Malaysia’s Prime Minister Anwar Ibrahim was sworn in on Thursday, capping a three-decade political journey from a protégé of veteran leader Mahathir Mohamad to a protest leader, convicted sodomist prisoner and opposition leader.
His appointment ends five days after the unprecedented crisis that followed the elections, but it may lead to a new state of instability with his rival, former Prime Minister Muhyiddin Yassin, as he challenges him to prove his majority in parliament.
Both men failed to win a majority in Saturday’s election, but the constitutional monarch, King Sultan Abdullah, appointed Anwar after speaking to several lawmakers.
Anwar takes charge at a challenging time: the economy is slowing and the country is divided after a tight election pitted Anwar’s progressive coalition against Muhyiddin’s predominantly conservative ethnic Malay alliance.
Markets jumped at the end of the political impasse. The ringgit posted its best day in two weeks and stocks rose 3%.
Mark Lord announced Malaysia’s election to CNN in 2018
Anwar, 75, has been repeatedly denied the premiership despite having come close over the years: he was deputy prime minister in the 1990s and prime minister-in-waiting in 2018.
In between, he spent nearly a decade in prison for sodomy and corruption on what he says are politically motivated charges intended to end his career.
Uncertainty over the election threatened to prolong political instability in the Southeast Asian country, which has had three prime ministers in as many years, and threaten to delay policy decisions needed to boost an economic recovery.
Anwar’s supporters expressed hope that his government would prevent a return of historical tension between ethnic Malays, majority Muslims, and Chinese and Indian ethnic minorities.
“All we want is moderation in Malaysia and Anwar represents that,” said a communications manager in Kuala Lumpur, who asked to be given her last name Tang.
“We can’t have a country divided along the lines of race and religion because that would set us back another 10 years.”
Anwar told Reuters in a pre-election interview that he would seek to “ensure good governance, fight corruption and rid this country of racism and religious fanaticism” if he is appointed prime minister.
His coalition, known as the Pakatan Harapan, won the most seats in Saturday’s vote with 82, while Muhyiddin’s Perikatan National Bloc won 73. They needed 112 – a simple majority – to form a government.
The long-ruling Barisan bloc won just 30 seats – the worst electoral performance for an alliance that has dominated politics since independence in 1957.
On Thursday, Barisan said she would not support a government led by Muhyiddin, but made no mention of Anwar.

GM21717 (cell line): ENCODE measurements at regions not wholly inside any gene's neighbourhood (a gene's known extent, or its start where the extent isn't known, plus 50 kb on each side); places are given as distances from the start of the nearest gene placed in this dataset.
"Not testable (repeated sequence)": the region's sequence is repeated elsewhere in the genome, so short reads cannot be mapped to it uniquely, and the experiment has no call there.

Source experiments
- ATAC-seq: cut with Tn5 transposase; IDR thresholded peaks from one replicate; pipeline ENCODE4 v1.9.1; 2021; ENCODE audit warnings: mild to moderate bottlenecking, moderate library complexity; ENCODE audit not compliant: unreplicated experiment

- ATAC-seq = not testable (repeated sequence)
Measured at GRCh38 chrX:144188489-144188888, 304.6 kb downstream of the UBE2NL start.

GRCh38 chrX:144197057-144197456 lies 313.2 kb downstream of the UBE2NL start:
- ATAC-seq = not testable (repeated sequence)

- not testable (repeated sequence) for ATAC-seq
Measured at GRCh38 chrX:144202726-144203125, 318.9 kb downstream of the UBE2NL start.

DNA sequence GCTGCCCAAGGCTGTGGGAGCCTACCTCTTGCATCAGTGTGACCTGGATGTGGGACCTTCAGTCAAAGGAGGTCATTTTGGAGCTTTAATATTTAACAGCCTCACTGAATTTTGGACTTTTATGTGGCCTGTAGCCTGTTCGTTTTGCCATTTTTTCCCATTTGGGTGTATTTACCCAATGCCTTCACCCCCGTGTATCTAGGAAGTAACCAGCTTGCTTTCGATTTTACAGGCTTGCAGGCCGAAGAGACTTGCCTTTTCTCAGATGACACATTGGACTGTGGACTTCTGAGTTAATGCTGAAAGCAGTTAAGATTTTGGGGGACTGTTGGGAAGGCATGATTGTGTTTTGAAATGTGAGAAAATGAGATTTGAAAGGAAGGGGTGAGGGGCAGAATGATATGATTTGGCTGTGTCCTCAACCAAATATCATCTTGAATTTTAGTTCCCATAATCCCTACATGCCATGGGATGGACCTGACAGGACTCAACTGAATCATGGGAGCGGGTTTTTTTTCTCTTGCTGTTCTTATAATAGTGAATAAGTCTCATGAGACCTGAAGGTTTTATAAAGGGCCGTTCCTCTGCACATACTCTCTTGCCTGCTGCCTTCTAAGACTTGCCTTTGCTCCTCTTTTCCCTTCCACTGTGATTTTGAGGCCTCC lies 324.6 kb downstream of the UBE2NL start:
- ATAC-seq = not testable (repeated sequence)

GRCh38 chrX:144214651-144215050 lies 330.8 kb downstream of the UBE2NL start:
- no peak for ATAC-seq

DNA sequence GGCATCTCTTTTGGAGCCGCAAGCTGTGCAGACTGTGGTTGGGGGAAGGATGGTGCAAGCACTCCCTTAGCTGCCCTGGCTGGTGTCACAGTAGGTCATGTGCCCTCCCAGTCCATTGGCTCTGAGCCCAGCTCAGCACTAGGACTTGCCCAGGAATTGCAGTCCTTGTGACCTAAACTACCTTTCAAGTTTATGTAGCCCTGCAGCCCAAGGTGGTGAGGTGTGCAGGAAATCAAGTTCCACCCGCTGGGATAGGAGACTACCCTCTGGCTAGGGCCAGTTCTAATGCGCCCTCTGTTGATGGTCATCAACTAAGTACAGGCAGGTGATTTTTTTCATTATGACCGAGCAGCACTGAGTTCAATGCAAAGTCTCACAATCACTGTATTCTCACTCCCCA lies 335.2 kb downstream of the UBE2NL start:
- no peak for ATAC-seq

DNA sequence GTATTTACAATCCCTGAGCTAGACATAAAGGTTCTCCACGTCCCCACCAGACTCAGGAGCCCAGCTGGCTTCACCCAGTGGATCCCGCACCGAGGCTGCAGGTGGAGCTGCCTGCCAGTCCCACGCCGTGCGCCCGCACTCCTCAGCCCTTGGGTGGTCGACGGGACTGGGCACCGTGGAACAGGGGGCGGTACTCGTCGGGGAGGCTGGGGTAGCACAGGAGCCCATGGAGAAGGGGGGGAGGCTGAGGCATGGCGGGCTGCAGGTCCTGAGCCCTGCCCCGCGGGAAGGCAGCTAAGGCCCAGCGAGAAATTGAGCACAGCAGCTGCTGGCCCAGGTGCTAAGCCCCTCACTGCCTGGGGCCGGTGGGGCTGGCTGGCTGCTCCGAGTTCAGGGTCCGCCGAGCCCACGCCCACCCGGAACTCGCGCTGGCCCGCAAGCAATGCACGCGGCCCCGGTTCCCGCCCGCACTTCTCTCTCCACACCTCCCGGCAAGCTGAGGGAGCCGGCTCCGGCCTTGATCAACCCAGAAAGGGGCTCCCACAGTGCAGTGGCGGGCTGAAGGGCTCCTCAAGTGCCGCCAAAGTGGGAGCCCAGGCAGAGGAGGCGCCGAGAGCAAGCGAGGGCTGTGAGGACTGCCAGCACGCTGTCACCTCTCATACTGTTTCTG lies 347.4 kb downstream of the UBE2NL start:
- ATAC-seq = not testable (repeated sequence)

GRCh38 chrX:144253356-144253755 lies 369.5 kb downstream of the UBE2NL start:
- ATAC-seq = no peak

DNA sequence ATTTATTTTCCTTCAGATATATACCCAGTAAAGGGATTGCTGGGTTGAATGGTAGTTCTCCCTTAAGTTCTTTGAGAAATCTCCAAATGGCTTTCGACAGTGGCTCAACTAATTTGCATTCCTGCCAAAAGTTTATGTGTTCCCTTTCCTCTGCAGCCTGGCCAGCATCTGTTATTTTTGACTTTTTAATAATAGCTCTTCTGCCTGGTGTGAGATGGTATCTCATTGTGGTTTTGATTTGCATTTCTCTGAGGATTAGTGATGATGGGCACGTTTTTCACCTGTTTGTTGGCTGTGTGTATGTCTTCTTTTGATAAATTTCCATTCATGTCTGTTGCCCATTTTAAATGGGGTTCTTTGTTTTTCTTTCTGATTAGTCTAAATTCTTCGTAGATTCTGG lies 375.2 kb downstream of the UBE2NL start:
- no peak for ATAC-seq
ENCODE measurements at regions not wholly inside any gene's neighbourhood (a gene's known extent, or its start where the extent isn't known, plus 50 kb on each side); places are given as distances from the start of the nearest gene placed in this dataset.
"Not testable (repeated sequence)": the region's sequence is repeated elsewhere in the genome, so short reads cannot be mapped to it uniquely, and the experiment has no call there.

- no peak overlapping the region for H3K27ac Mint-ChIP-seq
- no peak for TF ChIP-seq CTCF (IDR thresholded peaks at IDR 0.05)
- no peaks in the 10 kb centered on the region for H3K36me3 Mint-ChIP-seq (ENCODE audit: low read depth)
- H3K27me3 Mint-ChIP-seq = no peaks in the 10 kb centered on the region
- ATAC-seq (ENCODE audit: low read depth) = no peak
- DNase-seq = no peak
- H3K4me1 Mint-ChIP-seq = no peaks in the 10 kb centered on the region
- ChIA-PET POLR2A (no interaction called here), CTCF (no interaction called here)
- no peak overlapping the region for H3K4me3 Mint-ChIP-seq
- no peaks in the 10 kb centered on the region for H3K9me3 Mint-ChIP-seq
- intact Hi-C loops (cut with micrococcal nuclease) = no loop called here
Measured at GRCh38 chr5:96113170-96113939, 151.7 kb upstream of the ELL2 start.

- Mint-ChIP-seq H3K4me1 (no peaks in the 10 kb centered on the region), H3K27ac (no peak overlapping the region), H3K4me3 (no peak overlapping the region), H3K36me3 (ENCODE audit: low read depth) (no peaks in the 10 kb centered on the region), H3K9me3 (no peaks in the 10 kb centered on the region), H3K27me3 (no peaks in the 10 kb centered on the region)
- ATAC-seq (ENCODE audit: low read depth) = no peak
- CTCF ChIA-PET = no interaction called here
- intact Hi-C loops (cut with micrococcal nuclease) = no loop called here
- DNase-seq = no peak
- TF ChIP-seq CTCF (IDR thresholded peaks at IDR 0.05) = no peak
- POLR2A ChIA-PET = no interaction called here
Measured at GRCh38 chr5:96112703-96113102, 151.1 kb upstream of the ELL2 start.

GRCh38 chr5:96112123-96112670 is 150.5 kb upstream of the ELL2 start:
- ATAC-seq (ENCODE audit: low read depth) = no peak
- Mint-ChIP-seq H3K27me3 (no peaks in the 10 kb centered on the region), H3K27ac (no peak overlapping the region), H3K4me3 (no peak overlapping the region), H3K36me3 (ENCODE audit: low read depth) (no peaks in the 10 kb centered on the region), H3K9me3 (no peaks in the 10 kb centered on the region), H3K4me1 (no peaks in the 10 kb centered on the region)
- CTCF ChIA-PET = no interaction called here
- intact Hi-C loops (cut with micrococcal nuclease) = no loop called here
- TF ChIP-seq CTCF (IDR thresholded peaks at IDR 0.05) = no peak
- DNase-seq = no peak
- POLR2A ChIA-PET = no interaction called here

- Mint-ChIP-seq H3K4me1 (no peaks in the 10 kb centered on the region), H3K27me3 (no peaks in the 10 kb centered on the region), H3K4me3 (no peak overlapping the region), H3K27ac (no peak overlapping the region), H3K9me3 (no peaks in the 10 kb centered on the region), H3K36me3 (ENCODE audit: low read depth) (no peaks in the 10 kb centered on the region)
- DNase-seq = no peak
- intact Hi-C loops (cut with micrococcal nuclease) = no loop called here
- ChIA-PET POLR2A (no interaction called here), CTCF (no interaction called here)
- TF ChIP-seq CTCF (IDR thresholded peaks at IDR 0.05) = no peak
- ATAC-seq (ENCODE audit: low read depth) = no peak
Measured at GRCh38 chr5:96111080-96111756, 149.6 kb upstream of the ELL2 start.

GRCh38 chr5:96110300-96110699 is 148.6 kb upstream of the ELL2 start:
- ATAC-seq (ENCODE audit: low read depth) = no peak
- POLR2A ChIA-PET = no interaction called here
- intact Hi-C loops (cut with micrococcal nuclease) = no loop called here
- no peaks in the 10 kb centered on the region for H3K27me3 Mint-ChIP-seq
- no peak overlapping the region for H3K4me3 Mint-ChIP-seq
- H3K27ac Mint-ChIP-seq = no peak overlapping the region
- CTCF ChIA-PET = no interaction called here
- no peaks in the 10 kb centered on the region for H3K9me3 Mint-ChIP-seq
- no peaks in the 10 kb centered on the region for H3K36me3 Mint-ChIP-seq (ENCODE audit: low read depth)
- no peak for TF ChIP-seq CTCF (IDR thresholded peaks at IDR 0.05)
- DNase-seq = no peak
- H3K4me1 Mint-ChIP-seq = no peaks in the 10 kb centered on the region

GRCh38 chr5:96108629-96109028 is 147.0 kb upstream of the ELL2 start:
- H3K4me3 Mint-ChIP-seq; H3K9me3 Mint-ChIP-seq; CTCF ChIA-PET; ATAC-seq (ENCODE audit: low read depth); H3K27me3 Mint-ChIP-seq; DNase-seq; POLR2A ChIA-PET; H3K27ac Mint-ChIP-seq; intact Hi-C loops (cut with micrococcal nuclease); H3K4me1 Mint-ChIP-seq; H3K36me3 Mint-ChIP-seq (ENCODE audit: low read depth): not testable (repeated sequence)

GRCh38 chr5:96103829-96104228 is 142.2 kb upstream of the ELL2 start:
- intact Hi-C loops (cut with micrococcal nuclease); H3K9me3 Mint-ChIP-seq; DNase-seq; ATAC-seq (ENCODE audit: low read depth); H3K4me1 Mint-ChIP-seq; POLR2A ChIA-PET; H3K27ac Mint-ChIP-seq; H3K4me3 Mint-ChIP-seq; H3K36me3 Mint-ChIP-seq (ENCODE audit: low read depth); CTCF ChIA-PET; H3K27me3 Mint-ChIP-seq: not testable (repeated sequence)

Muhyiddin, after appointing Anwar, asked Anwar to prove his majority in parliament.
Muhyiddin’s bloc includes the Malaysian Islamic Party, whose electoral gains have caused concern among members of the ethnic Chinese and ethnic Indian communities, most of whom adhere to other faiths.
Authorities warned after the weekend’s vote of rising racial tension on social media, and short-form video platform TikTok said it was on high alert for content that violated its guidelines.
Social media users have reported several TikTok posts since the election that cited riots in the capital, Kuala Lumpur, on May 13, 1969, in which some 200 people were killed, days after opposition parties backed by ethnic Chinese voters invaded the election.
Police asked social media users to refrain from “provocative” posts and said they were setting up 24-hour checkpoints on roads across the country to ensure public peace and safety.
The decision regarding the prime minister came to King Sultan Abdullah Sultan Ahmad Shah, after both Anwar and Mohiuddin missed the Tuesday afternoon deadline to form a ruling coalition.
The constitutional monarch plays a largely ceremonial role, but he can appoint a prime minister who he believes will have a majority in parliament.
Malaysia has a unique constitutional monarchy in which monarchs are chosen in turns from the royal families of nine states to rule for five years.
As prime minister, Anwar will have to tackle spiraling inflation and slowing growth as the economy recovers from the coronavirus pandemic, while easing ethnic tensions.
The most pressing issue will be next year’s budget, which was tabled before elections were called but has yet to be passed.
Anwar will also have to negotiate agreements with MPs from other blocs to ensure he can retain majority support in parliament.
“Anwar is set at a crucial juncture in Malaysian history, where politics is most divisive, as he recovers from a depressed economy and bitter Covid memory,” said James Chai, visiting fellow at the ISEAS-Yusof Ishak Institute in Singapore.
“Always seen as the man who can unite all warring factions, it is fitting that Anwar has emerged at a divisive time.”